J500 Media and the Environment


Waiting for the Dew to Rise by alyv

For the past 28 years, Glenn Anderson has spent his fall mornings watching, waiting for the dew to release the almonds blanketing the farm floor before he can harvest them.orchard_in_winter1

Glenn owns Anderson Almonds, a 20-acre California farm that grows raw, certified organic almonds. In his hay-day, Glenn sold almonds to raw food and organic lovers throughout the entire country.

But Glenn Anderson can’t sell raw, organic almonds to us in Kansas anymore, or really anywhere farther than a few hundred miles from his central-California home. Neither can his peers.

And we have yet another federal mandate to thank for that.

On Sept. 1 2007, Glenn and his peers suffered the fallout of a law passed by the United States Department of Agriculture. The law requires aalmond-buttonll California almond growers to sterilize, or “pasteurize,” their crop.

Now, almond farmers with nationwide markets have to either spray their almonds with propylene oxide, a known carcinogen, or clean them with 150-degree steam.

Both methods rule out raw-food status and cut directly into the niche market served by small, family farms like Anderson Almonds.

“My market is essentially gone,” Glenn said. He said 90 percent of his business was done online.

The law, passed by the USDA and the Almond Board of California, was in response to two salmonella outbreaks linked to California almonds. Though the 2001 outbreak in Canada was not linked to a particular farm, the 2004 outbreak was traced back to Paramount Farms, the largest supplier of pistachios and almonds in the world.developing_almonds_may

But the 2007 law doesn’t harm the factory farms that caused this mess. In fact, the law allows some of these large farms that pasteurize their almonds to label their product “organic.”

And the law certainly doesn’t protect customers. Instead, the lack of regulation on organic labels coupled with the new pasteurization law confuses customers and leaves them buying a product they’re not getting.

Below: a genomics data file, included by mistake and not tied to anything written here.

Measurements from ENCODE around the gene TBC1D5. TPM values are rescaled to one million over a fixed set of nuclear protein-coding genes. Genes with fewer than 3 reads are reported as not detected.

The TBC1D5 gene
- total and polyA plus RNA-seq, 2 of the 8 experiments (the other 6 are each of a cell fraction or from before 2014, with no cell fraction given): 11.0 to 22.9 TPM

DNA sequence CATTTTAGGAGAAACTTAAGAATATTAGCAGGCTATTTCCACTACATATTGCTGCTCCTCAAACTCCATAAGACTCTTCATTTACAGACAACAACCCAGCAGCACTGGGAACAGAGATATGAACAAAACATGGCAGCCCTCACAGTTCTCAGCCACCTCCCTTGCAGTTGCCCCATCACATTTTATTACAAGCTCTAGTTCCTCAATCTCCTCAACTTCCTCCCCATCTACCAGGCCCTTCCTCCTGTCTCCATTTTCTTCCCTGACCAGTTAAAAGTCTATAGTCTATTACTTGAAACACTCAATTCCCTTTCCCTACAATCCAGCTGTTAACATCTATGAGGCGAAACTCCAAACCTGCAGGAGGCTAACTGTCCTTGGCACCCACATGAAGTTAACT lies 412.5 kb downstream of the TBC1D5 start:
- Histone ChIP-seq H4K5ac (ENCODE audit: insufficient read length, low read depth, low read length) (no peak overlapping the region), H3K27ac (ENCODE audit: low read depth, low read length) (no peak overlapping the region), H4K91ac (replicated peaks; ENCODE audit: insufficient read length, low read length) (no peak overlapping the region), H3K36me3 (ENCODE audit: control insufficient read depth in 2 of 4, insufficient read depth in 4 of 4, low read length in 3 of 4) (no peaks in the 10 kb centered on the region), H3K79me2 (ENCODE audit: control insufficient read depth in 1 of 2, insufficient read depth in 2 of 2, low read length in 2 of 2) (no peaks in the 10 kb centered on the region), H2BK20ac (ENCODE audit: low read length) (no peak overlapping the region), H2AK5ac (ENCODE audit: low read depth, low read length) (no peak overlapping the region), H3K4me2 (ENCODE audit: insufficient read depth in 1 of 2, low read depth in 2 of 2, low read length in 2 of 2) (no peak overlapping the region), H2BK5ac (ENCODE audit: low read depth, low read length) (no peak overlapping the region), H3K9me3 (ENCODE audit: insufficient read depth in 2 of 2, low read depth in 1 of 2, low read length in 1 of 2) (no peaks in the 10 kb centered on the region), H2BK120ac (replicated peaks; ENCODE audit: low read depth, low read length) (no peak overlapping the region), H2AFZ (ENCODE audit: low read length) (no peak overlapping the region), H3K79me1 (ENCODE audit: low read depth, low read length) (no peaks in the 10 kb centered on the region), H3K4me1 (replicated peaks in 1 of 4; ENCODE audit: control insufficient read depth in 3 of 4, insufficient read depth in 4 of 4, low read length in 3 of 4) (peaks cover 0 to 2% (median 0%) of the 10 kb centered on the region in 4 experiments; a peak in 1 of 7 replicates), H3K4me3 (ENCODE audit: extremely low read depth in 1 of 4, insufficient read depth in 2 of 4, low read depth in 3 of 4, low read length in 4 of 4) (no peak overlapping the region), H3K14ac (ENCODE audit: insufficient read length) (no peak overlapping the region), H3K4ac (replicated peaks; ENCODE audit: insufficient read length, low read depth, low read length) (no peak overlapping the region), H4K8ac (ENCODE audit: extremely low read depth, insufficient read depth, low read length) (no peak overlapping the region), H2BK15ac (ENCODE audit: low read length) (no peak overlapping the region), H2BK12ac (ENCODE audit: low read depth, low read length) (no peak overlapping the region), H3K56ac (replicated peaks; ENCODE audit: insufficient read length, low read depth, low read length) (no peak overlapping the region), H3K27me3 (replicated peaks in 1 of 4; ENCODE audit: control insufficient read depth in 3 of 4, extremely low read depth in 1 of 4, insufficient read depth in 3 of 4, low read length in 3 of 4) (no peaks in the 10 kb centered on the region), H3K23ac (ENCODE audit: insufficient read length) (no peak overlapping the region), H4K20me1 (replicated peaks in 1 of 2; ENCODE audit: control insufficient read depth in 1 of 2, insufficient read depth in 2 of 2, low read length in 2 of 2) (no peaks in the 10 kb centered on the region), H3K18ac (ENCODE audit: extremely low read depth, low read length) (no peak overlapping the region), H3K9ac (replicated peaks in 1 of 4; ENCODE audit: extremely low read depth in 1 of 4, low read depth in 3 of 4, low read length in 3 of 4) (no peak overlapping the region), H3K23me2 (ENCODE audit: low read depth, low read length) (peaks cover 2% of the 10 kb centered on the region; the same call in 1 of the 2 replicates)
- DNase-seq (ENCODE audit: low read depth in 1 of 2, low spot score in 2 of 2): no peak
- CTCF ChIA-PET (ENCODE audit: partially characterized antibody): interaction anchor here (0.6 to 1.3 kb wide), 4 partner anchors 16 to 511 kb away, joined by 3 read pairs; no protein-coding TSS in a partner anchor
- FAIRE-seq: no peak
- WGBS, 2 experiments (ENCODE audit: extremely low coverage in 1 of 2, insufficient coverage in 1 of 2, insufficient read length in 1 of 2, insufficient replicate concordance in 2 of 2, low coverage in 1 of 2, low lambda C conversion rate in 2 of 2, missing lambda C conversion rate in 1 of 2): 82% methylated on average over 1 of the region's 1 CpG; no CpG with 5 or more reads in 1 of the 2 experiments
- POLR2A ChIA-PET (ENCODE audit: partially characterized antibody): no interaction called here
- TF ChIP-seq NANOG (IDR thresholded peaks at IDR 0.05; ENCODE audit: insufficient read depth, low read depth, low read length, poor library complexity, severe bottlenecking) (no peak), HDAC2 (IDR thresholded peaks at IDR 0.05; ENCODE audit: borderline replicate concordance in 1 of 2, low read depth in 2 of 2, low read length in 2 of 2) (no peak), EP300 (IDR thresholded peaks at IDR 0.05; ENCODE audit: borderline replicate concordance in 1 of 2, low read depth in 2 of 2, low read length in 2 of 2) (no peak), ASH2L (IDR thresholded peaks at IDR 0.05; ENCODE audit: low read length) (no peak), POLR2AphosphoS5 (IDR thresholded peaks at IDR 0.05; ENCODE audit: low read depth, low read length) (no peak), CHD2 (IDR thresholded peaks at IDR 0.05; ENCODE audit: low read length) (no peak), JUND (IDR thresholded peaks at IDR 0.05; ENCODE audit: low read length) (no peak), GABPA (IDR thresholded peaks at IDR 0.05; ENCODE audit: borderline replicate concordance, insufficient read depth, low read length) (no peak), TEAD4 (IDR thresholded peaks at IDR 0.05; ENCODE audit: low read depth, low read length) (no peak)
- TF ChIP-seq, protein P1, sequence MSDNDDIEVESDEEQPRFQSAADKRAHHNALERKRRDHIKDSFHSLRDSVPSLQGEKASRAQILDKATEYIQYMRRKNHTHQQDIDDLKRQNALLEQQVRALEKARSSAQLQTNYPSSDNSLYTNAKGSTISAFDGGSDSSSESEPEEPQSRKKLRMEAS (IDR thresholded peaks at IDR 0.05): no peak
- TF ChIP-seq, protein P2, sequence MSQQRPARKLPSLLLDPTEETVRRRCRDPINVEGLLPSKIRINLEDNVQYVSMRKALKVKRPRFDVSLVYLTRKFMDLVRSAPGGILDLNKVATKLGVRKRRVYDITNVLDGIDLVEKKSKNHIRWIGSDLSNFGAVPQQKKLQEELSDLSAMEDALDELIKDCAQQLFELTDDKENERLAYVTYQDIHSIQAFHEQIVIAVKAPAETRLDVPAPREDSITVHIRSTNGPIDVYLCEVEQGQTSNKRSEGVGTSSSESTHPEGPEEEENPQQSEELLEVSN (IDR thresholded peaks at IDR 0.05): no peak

About the only things the law did were to upset enough raw farmers and their customers to land the USDA with a lawsuit over the issue and to force American consumers to buy foreign almonds, reducing the American-grown, organic almond sales to 1 percent of the national market.

First it was subsidizing corn for ethanol, then it was requiring wind turbines to have coal as a fall back. Now almonds. What’s next? How much longer do we have to wait for the dew of Big Ag to release our small, organic farmers?

By Aly Van Dyke

Thanks to Anderson Almonds and The Cornucopia Institute for the pictures.

Thanks to You Tube for the video.

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5 Comments so far
Leave a comment

I loved this article! I really enjoy almonds and had no idea that this controversy existed behind such a delicious, little nut. I loved how you melded the personal story with the big story.
It’s sad how, in trying to protect the consumers, this law has instead destroyed a way of life for almond farmers, confused consumers, and worsened the problem of outsourcing markets. I wish the USDA would be more conscious of the consequences of their decisions, or even just consider its effect on small, local farmers. They’re a constituent that seems to always be forgotten.

Comment by janiec52

It shocked me when I first heard about it too. What was more heartbreaking was talking to Glenn. He seems so disappointed.

Comment by alyv

I would be really interested to know your research methodology behind this story. Where did you hear about Glenn? How did you contact him? I am really impressed, Aly, great writing.

Comment by brennad87

Wow, thank Brenna. That really means a lot coming from you – you are a fantastic blogger yourself. I just called the Cornucopia Institute and asked if they could connect me with one of the almond growers. They gave me Glenn’s number.

Comment by alyv

Neat website:) Will definitely come back again soon=D

Comment by Nopzoonge




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